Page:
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Biography

Prof. Basahi obtained his PhD for Texas A&M, Texas, USA in 1998.  His speciality is irrigation engineering.  Since his return, he teaches several courses related to his speciality and supervised many graduation projects.  He conducted several research projects that were supported from the university as well as KACST.  He was promoted as Professor in 2007.

 

Abstract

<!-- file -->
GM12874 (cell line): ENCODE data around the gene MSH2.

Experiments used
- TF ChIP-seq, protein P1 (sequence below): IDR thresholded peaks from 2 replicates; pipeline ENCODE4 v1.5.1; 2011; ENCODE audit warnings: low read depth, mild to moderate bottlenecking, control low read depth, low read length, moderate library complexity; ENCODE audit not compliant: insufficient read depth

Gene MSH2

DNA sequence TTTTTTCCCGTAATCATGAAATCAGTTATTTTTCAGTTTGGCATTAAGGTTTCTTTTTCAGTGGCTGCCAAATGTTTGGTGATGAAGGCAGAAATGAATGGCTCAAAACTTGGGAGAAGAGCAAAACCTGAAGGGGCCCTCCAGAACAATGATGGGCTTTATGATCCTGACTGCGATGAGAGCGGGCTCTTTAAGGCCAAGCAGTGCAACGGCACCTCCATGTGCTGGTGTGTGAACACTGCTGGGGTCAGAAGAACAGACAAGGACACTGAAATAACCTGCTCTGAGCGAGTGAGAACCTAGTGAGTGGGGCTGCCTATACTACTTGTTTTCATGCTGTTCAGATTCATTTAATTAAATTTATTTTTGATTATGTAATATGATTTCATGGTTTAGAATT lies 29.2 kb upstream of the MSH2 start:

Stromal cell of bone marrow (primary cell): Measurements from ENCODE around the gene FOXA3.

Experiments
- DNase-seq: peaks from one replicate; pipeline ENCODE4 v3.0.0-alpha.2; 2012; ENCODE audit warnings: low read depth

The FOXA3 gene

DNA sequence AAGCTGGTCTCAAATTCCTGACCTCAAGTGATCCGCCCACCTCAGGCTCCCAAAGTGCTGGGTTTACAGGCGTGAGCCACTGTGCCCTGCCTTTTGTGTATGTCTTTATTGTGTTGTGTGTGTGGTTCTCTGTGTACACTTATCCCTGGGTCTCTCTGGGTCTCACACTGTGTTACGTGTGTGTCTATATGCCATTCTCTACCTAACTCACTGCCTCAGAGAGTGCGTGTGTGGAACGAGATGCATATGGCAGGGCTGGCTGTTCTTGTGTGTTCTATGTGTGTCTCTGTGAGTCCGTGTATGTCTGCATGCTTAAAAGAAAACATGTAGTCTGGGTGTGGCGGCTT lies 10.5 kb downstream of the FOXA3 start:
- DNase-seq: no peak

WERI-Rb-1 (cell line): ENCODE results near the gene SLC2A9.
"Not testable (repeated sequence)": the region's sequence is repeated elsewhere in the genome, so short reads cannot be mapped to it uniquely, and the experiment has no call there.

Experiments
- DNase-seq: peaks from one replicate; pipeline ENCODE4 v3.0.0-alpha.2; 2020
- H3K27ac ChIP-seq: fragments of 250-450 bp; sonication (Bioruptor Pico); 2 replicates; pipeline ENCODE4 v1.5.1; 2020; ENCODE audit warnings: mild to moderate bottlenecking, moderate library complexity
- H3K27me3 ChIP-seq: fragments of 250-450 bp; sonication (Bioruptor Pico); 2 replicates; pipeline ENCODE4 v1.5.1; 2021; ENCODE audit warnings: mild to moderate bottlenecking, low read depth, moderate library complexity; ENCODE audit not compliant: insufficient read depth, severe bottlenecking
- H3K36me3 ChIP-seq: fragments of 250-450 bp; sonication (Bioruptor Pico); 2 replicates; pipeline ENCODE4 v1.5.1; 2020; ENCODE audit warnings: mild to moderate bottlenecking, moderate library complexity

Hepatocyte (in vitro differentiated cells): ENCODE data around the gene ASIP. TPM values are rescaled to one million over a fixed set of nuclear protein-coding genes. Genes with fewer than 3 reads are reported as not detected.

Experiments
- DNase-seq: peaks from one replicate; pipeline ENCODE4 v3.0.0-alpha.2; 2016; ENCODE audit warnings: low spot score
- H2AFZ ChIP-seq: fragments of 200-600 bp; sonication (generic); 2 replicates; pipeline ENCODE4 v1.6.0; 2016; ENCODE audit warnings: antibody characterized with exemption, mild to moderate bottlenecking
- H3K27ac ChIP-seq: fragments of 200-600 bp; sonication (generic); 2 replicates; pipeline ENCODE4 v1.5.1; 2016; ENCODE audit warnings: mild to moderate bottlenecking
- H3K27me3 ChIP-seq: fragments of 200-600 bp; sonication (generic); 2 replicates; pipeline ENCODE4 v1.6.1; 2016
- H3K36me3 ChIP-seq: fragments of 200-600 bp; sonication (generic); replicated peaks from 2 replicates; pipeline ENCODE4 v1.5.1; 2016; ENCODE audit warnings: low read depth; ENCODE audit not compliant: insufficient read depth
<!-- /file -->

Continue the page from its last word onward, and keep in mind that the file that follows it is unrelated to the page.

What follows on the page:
The study was carried out to understand the influences of flash flood on groundwater suitability in the arid region, Wadi Baysh Basin, Western Saudi Arabia. Groundwater samples were collected from 82 wells and 100 wells, before and after flash flood (FF), respectively and measured EC, pH, major ions and nutrients. Groundwater in the study area is alkaline in nature (pH>7) and the average EC value is 2556 µS/cm and 2265 µS/cm before and after FF, respectively. After FF, the average concentrations of TDS, Mg, Na, Cl, NO3 and EC in the groundwater are decreased in the study area whereas K and SO4 are increased. Groundwater suitability assessment for drinking and domestic uses indicate that 46% and 49% of wells, before and after FF, respectively are suitable for drinking based on TDS. According WHO drinking water standards, most of the samples exceeded highest desirable limit, especially pH, TDS and TH; however, around 60% of groundwater samples are within the maximum allowable limit. Further, water quality and its suitability for drinking are improved after flash flood recharge especially in the case of TDS, Ca, Na, Cl, HCO3 and NO3. Drinking water suitability maps illustrate that wells in the upstream region come under mostly suitable category except TDS and TH. In the downstream, unsuitable zones became moderately suitable zones after FF except Cl and SO4. Hence, suitability maps suggest that the water quality in the downstream is improved by FF recharge compared to upstream. Irrigational suitability of the groundwater is evaluated using various parameters. Salinity classification indicates that the groundwater samples in the study area fall permissible (C3, 61%) and unsuitable (C4 and C5, 33%) classes. According to Kelly’s ratio, 61% and 69% of wells, before and after FF, respectively are suitable for irrigation. Kelly’s ratio, Mg hazard and Na percentage reveal that the water quality is improved by dilution after FF. USSL classification illustrates that majority of the water samples are plotted on C3S1 (BFF: 50%, AFF: 56%), C4S2 (BFF: 21%, AFF: 19%) and C3S2 classes irrespective of FF. Irrigational suitability maps depict that wells in the upstream region are suitable for irrigation whereas wells located near to the coast are unsuitable for irrigation. Parameters namely TDS, Mg hazard, Kelly’s ratio and Na percentage justify that the water quality is improved after FF by dilution, especially in the downstream region.